Past, Present and Future Homes
In 1964 Walt Disney created the Carousel of Progress attraction in conjunction with General Electric which showcased the typical American home and all its gadgets. A circular stage was divided into 6 acts depicted by an Audio-Animatronic family, complete with Rover the dog.
Starting at the first act, just before 1900, the family were delighted with their new ‘wash-day marvel’ which now meant it only took Mother five hours to do a clothes wash. Skipping forward 20 years electricity became a major feature to the home with an electric iron and electric lights. The 1940s Act saw a radio combined with an automatic record player and Grandma got a new hearing aid. Finally, being that the attraction was completed in the 1960s, they could only imagine the future scene but weren’t too far off what we have today, with talk of a ‘climate-controlled environment’, high-definition television, virtual reality games and voice activated appliances.
This wonderful attraction got us thinking about the Australian home in the Past, the Present and the Future:
1950s – 1980s
Mid 20th Century Australia came into economic prosperity after the World War II and enjoyed great technological development. Domestic appliances were aplenty and hire-purchase schemes helped the public pay for them.
“During the 1950s, the role of women was generally considered to be that of the ‘homemaker’. Bright television and magazine advertisements encouraged women to stay at home and create a domestic haven for their families using the new appliances on offer. These devices promised to raise standards of living and release housewives from the shackles of household chores.
Electric stoves, refrigerators, toasters and kettles revolutionised the kitchen, and vacuum cleaners and washing machines shaved hours off time spent cleaning. Women could enjoy more leisure time while still creating a clean, comfortable home for their families.” [Skiwrik.com]
The 60s saw mass production of said appliances turning them from a luxury to an essential in the home. With these products lasting the test of time, manufacturers realised consumers would be set for life so the products’ quality slowly dwindled forcing people to replace appliances rather than repair.
Food preparation in Australia reformed in the 70s-80s with the popularity of the microwave oven, the food processor and the blender. Cooking became quick and easy! Outside of the kitchen technology brought us novelty goods such as ‘The Clapper’ and the ‘Walkman’.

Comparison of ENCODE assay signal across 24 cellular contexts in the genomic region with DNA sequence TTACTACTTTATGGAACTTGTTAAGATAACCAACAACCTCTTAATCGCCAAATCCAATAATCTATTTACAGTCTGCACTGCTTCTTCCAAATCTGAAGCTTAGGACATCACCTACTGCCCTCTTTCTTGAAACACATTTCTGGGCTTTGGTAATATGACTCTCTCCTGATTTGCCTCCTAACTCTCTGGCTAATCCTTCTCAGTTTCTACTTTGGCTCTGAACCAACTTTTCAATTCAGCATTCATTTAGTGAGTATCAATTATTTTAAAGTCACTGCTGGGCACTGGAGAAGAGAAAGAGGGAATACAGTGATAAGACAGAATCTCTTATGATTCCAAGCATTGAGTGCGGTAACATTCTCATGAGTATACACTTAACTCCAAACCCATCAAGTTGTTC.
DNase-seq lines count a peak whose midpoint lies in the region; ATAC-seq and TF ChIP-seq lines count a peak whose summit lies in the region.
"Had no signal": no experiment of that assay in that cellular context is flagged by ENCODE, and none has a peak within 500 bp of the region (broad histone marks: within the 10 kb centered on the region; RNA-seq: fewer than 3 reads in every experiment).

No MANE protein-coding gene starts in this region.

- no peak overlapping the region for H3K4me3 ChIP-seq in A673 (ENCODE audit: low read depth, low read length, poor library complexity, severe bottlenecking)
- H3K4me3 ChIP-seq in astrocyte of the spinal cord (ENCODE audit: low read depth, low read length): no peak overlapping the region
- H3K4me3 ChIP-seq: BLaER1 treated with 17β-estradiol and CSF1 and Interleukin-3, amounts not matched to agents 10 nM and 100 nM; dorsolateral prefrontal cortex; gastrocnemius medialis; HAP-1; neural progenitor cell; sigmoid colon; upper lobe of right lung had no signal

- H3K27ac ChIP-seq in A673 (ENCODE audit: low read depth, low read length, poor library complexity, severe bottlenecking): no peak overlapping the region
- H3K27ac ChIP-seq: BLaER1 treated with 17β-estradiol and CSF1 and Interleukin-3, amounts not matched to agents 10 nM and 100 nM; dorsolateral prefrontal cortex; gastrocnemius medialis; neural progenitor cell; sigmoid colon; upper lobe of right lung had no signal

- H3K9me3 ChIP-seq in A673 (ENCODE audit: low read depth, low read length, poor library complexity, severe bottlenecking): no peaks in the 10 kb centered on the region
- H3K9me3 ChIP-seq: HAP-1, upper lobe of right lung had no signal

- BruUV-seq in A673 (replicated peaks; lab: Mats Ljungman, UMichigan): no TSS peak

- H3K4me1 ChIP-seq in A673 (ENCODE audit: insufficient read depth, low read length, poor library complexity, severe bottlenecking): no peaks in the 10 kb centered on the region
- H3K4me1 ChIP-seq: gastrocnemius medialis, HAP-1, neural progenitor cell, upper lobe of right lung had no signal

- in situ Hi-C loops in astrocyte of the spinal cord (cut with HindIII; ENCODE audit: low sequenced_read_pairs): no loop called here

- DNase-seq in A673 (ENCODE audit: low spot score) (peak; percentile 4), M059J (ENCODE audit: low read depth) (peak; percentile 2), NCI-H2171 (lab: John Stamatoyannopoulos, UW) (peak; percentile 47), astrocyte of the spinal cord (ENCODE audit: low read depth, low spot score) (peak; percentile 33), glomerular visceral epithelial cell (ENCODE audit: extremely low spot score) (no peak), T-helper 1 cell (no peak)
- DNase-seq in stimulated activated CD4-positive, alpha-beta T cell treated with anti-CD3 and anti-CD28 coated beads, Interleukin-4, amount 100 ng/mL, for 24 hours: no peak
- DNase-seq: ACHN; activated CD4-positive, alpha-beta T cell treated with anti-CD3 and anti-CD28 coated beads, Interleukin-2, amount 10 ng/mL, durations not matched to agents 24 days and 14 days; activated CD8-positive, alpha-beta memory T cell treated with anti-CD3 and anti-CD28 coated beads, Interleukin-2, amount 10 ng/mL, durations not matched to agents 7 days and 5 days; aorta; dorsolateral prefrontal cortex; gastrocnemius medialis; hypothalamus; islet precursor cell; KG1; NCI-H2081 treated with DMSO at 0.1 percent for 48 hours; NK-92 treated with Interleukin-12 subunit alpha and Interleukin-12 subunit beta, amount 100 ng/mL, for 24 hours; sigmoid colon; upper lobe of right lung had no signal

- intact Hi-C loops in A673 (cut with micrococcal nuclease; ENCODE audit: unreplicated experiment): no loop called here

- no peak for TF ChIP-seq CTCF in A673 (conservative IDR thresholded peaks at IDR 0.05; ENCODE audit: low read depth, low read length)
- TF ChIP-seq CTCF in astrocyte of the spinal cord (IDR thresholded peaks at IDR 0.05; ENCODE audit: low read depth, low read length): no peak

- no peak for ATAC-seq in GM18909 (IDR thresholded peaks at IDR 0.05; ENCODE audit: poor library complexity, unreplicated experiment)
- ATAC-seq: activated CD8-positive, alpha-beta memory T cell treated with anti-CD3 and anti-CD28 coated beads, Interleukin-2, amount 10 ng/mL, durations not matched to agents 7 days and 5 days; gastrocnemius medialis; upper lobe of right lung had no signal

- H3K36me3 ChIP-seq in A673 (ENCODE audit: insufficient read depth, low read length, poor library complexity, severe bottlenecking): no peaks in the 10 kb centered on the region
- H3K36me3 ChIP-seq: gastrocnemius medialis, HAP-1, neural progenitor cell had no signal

1990s – 2015
From the 1990s we enjoyed an automated life with telephone answering machines, TVs and VCR players, computers and cappuccino makers. We truly turned into a ‘throwaway society’ with outdated appliances being chucked out to the kerb to sit out their days in a landfill site. Technology was advancing so quickly that it was a battle between improvements on old appliances and the invention of totally new gadgets that kept our homes fully stocked – not to mention the appliances that meant we didn’t even need to stay at home, like the mobile phone and pagers.
“Despite owning more appliances, Australians in the 1990s spent less time preparing meals than in the past…many Australians ate a large proportion of take-away or supermarket convenience meals, and spent just 30 minutes in the kitchen each day.” [Skwirk.com]
The Noughties saw the turn of the century and the introduction of further enhanced technological appliances like the Roomba iRobot vacuum cleaner and the healthier ‘Air Fryer’ version of the traditional deep-fat fryer. Mobile phones got smaller and smaller, computers got quicker and quicker and the microwave was used more frequently.
Technology is forever advancing and our homes as such will see gadgets exist left, right and centre. Some of the gadgets that are in the not too distant future include the transparent TV, a floor plan light switch to control lights for every room in the house from the one spot, solar powered media centres, self-sterilising door handles and a Document Extractor: a printer/screen combo. With our time becoming more and more precious, inventors around the globe are working to keep bringing incredible items to our daily lives that in a few years time we’ll think ‘how did we ever live without’ them!